Your one stop source for Bass Tournament information!
Please Use Your Back Button to Return
Submit Your Article for Posting!
article made possible by:
you can catch bass, but is your head strong enough to handle the
mental roller coaster of tournament fishing? This story might make
myself sound like a whack-job, but from what I have seen these
experiences are real with many tournament anglers.
came to the conclusion that by writing an article about staying
mentally strong during a tournament I will not only educate myself,
but any others who might be dealing with the same issues.
I will briefly tell you
about specific examples I have personally experienced so you get an
idea of what types of distractions, frustrations, or any other
non-planned variables which I have dealt with. Distractions which
spark the fire of frustration can be as simple as a fly buzzing around
my head while fan-casting a slop field. Or better yet, I can become
unraveled when I am working a great stretch of hard bank because the
fish are pulled up tight and there is a pair of ducks scrambling just
ahead of me right over the fish. I just wish the freaking ducks would
let me go by or fly away. I have this theory that a bass can tell the
difference between ducks scrambling over them because something is
wrong, or just swimming around un-pressured (call me goofy, but these
are REAL things which can really bother me). Another is equipment
issues. This can be anything from my trolling motor foot switch
malfunctioning, reels acting up, a buzzbait blade not spinning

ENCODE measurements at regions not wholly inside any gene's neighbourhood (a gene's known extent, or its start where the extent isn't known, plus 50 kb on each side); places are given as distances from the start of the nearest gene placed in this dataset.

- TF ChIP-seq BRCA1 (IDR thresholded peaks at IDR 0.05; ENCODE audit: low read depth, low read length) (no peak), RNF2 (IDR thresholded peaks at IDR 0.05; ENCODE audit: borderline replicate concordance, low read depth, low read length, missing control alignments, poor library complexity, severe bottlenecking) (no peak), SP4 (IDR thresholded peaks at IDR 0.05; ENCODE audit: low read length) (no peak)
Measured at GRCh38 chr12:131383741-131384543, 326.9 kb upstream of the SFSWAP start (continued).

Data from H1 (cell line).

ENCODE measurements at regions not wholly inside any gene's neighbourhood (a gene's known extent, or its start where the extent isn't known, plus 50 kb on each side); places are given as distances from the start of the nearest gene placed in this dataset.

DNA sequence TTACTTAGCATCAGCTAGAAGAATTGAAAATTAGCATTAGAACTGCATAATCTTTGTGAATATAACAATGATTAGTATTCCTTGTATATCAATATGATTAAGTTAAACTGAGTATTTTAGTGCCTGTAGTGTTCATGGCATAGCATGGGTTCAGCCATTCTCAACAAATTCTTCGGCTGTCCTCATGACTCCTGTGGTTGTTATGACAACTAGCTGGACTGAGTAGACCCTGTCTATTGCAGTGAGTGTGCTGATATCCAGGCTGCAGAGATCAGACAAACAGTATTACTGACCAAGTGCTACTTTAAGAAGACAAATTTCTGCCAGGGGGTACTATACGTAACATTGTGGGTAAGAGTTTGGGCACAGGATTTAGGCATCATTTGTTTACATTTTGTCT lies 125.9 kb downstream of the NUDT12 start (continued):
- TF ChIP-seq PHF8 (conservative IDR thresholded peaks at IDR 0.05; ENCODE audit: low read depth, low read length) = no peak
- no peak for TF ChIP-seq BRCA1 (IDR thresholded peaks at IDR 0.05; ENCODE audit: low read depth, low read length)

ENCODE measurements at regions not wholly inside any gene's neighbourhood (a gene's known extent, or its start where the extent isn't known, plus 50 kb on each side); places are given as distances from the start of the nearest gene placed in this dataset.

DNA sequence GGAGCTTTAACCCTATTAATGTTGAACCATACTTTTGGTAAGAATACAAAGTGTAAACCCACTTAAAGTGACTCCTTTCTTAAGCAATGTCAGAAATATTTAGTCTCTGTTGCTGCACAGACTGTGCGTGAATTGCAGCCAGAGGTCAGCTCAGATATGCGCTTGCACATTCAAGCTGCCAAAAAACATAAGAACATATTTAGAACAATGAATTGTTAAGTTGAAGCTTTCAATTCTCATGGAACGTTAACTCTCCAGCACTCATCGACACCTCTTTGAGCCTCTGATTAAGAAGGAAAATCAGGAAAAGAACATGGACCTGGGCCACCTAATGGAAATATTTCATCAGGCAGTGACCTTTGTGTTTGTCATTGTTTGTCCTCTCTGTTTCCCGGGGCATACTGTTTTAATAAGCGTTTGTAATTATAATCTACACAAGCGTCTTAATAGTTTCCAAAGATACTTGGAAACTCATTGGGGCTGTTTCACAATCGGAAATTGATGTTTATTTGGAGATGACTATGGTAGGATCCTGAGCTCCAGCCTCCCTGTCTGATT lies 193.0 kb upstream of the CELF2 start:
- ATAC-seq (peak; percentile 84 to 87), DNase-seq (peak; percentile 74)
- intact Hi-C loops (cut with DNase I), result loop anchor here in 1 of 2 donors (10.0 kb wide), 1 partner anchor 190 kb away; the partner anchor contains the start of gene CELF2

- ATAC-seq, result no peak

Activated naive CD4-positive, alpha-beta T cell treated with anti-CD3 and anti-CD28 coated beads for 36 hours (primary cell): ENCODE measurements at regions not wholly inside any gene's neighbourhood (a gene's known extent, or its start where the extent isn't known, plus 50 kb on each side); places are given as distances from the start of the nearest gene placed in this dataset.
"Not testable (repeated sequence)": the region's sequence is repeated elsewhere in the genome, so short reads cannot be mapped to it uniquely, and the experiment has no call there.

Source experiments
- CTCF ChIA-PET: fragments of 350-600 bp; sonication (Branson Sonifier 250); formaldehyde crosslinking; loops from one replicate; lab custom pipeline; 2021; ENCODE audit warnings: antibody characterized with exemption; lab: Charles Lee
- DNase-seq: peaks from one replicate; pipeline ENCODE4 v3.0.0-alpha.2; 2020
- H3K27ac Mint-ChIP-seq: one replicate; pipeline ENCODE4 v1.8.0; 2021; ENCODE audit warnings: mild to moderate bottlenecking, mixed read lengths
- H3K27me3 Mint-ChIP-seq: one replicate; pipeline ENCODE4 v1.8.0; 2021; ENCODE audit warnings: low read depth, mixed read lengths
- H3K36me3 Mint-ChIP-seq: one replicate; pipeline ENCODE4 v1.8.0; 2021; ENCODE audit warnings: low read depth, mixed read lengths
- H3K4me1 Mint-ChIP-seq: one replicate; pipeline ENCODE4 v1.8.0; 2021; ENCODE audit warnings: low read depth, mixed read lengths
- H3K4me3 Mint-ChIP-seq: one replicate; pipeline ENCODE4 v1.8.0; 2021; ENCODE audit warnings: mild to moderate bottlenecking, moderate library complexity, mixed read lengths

properly, or even something as simple as a swim jig running a little
sideways during my retrieve. Lastly, I actually do a pretty good job
of not letting weather bother me because I know that is something
every contestant is dealing with but this can be a trigger for others.
I know the weather is something I cannot change.
the last paragraph I mentioned these minute distractions can spark a
fire of frustration. What I mean by that is once something little
doesn’t go the way I want it to during these high pressure
situations it can have a snowball effect and quickly escalate into a
meltdown. From personal experience, it seems like if I don’t react
quickly to the small problems and correct them a snowball effect takes
over and many more bad things are soon to follow. The post-trigger bad
things are certainly a result of me not having my head in the game…a
complete lack of focus.
can I/ we do about this? Well, I am truthfully asking the same
question. Recently I have received advice which has led me to believe
that the first and foremost thing we can do is remember that we are
doing this for FUN. If you do something dumb, laugh at yourself and
call yourself a bonehead (while laughing)! Then think hard about your
next move and get your head back into the game. I also received
valuable information from a guy named Steve which quotes, “You
choose when to get mad”. I know that sounds simple or stupid, but
think about it. If I cut you off on the freeway, it's your decision
whether to let it go or to fly off the handle”.
you are experiencing situations where you are fighting a meltdown on
the front deck during a tournament, maybe you can use this story to
remind you of how we can control our reaction to unwanted issues.
Maybe right now you can do some research about how to cope with
idiots…oops, I mean un-planned issues which constantly get in our
way throughout a tournament J.